Let's face it, dating in America sucks. With hook-up culture running rampant and daters more likely to have communicated via text than in-person before their first date, it's easy to become jaded by our dating practices. Dating can be an awkward process filled with an endless series of unknowns, from deciding what topics of conversation to avoid to figuring out who should pick up the check. Instead of enjoying the company of someone new, we are always hyper-conscious of what we're saying, how we're coming across, and whether or not we look attractive in the process.
Fortunately for us, the solution may be as simple as looking to the customs of other countries for inspiration. Buzzfeed recently covered a few of the unique dating practices from other countries around the world and, while the U.S. can afford to miss out on things like Italy's propensity for obsessive jealousy, other nations seem to have remarkable insight into dating in the modern age. Of course, no one country will have all the answers, but nations like Australia, Germany, and Russia carry out some distinct customs that just might alleviate those nerves and endless questions on a first date.
Australia eliminates the anxiety over who will pay the check on a date. Down under, it's assumed that couples will split the bill. Like many others, my yearning for the return of male chivalry leaves me a little conflicted on this one, but an unspoken agreement to split the check allows women to maintain their feminist principles while removing added pressure on men who can't afford the whole sum each time. Still, picking up the bill, or "shouting" as it's referred to in Australia, is seen as a nice gesture, and provides the opportunity for couples to score extra points with one another should they so choose.
Another refreshing dating trend from across the globe is Germany's aversion to small talk. When it comes to the art of casual, surface-level conversation, most Americans fail miserably, and the Internet is brimming with advice on how to improve your small talk capabilities. But what if you could sidestep the practice altogether? In bypassing banal conversation, German dating almost immediately forces couples to get to know one another on a deeper level. This prevents daters from wasting their time trying to learn about each other over the span of multiple dates, when a lot of ground can be covered during one meaningful conversation. In comparison to U.S. culture, where the number of dates tends to indicate your level of seriousness with a potential partner, Germany proves that quality of conversation far outweighs quantity.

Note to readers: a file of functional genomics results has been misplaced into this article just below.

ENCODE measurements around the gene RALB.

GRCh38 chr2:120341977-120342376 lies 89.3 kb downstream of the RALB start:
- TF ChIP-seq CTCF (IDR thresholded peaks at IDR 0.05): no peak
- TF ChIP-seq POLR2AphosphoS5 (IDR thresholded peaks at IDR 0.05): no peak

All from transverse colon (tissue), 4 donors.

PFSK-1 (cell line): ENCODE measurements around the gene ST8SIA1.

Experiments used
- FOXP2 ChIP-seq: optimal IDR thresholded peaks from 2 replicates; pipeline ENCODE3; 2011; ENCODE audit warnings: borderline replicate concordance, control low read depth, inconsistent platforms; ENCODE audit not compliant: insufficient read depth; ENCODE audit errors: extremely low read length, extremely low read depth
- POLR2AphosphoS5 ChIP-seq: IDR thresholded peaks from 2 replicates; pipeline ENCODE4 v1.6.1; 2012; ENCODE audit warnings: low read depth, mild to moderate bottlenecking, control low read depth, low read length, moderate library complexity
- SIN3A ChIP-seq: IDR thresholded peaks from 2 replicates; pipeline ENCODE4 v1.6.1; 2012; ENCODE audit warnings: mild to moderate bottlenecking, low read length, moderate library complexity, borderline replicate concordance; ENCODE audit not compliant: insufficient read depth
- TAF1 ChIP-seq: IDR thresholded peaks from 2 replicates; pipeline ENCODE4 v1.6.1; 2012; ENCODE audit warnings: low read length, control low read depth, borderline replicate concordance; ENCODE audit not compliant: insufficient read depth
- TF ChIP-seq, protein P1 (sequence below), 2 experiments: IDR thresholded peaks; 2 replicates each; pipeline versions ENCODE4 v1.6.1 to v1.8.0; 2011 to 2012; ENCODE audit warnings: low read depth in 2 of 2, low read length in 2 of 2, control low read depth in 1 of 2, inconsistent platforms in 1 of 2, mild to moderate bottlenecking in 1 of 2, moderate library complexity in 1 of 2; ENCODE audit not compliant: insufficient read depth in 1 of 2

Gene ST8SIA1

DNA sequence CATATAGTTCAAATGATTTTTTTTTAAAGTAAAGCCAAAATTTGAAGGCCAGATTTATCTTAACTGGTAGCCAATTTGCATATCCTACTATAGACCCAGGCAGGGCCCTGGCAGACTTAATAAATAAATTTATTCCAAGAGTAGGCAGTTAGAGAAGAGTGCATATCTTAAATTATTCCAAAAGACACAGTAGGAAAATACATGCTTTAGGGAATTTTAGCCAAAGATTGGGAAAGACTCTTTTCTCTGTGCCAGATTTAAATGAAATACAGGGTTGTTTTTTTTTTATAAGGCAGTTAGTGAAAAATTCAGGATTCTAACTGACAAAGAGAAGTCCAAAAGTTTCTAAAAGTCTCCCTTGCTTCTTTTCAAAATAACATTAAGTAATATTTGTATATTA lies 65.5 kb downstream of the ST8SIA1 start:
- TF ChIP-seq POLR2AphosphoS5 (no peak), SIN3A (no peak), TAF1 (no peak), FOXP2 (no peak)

Finally, Russia teaches us the importance of physical contact. Although there are certain limitations to this trend (lots of touching is probably unwelcome on a first date), studies have shown that little touches here and there elicit positive emotional responses in your partner. In an article in The New York Times, Dacher Keltner, professor of psychology at the University of California, Berkeley, calls physical contact "our richest means of emotional expression". When used in moderation, then, being physically affectionate has the potential to kick-start a successful, loving relationship.
Of course, the U.S. is not bereft of its own positive dating practices, perhaps the best of which is that Americans have adopted a more casual approach to dating. This eliminates the pressure often associated with a first date, and allows individuals to get to know one another without any weighty expectations. But the fact remains that there is still plenty of room for improvement. In a nation where over half the population is now single, we could stand to learn a great deal about dating from our friends overseas.
Images: Getty Images (3)